Calling someone "terrorist" is not a joketext_fields
November 26 is the anniversary of the day on which the Indian Constitution was designed to structure a country that is a sovereign, socialist, secular democratic republic. This is intended to ensure socio-economic and political justice to all people along with freedom of thought, expression, belief, religion and worship, equality of honor, and opportunity. Fostering a brotherhood that ensures honour and dignity of every individual and the unity and integrity of the nation was also among the goals. On the day when lectures and campaigns were going on all over the country about the protection of constitutional values, a teacher of a famous science and technology college in Karnataka expressed mock suspicion, based on his name, that one of his students was a terrorist. When the student called him out on his tasteless statement, the teacher said it was a joke, in an apparent attempt to placate the young student. In a moment, his teacher and classmates became strangers to the student. The silence of some of his classmates and the tumultuous laughter of another show that he alone has the heaviest onus in present-day India to prove that he is not a terrorist. The incident came to light only because of the mobile footage captured by someone. This is not the first time such an incident has happened, nor is it likely to be the last though one may wish it to be. In many parts of secular democratic India (especially in UP, Gujarat, Madhya Pradesh, and Rajasthan), school-going children who have not turned even eight years old are often addressed by teachers and classmates with nicknames such as 'terrorist' and 'Pakistani' as was determined by their names or places of residence. And when any complaint is lodged, the standard practice was to dismiss them as exaggerations or isolated incidents.
Calling Muslims "terrorists" is not an unusual occurrence in educational institutions, workplaces, public spots, election speeches, and even in social media comments. Union Ministers, State Chief Ministers, and Members of Parliament all take up the mike, abuse people as a form of 'acceptable national crime' and their supporters follow the same behaviour. Hate speech is often followed by atrocious acts as well. No one expects a case to be filed, except in Tamil Nadu, Bihar, Chattisgarh, against those who address the citizens of India as terrorists and loyal to the neighboring country, even in Kerala.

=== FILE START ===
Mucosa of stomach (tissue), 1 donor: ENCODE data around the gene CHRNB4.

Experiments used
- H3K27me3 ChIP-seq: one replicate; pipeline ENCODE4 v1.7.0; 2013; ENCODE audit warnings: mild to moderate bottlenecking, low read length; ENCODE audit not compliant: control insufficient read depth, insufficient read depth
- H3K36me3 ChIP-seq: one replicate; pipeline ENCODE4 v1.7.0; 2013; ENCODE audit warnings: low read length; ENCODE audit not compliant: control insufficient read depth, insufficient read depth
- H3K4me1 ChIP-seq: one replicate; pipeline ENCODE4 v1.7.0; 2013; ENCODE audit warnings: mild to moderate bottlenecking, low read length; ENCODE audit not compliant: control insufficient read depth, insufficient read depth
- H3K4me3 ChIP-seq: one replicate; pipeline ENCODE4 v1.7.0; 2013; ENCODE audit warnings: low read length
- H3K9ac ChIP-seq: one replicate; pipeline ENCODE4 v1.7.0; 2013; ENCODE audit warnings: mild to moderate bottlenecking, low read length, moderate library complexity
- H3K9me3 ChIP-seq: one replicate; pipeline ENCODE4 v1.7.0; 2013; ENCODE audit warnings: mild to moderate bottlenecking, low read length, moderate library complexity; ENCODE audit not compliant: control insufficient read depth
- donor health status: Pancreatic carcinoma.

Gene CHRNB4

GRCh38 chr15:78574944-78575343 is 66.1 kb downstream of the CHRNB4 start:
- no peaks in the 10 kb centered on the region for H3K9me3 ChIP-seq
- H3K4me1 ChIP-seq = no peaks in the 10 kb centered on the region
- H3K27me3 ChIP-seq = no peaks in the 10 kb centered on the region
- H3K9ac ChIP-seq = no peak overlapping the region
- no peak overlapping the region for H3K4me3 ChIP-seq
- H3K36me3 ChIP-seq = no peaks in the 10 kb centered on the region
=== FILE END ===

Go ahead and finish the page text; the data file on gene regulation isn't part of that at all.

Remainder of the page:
A similar incident took place in Kerala a few days ago and it was against a state minister. The struggle against the Vizhinjam Port is being curbed hand in hand by the BJP which rules at the Centre and the Left Front government ruling Kerala. Almost all BJP leaders, Left Ministers, and leaders are coming forward with accusations against the committee leading the protest. However, the minister in charge of the fisheries department V. Abdur Rahman's statement was criticised by a priest, who is also the leader of the strike committee, who said that there is a terrorist lying in the very name of the minister. Perhaps the Minister does not feel this constitutes hate speech, being on who stood by when the left-wing leaders and friends of the cabinet had portrayed the people's protests in Muslim-dominated places like Malappuram, Punnol, Pettipalam, Kothi, and Avikal as terrorist interventions. He is not a lot different from the indifferent silent classmates of the student who had to endure insults in class. The minister's colleagues who had accused the protesters of Malappuram as terrorists may also hesitate to issue a statement on the matter. But that is not the case with the common Muslim masses in the country who are hurt by hate speech every day.
"Calling someone a terrorist is a reflection of your attitude," said the student in Karnataka with bravado. His words demonstrate the feelings of the dominant minority living in India. Experiences like this, which Muslims have to face on a daily basis while being active participants in the process of building this nation, are not just a joke.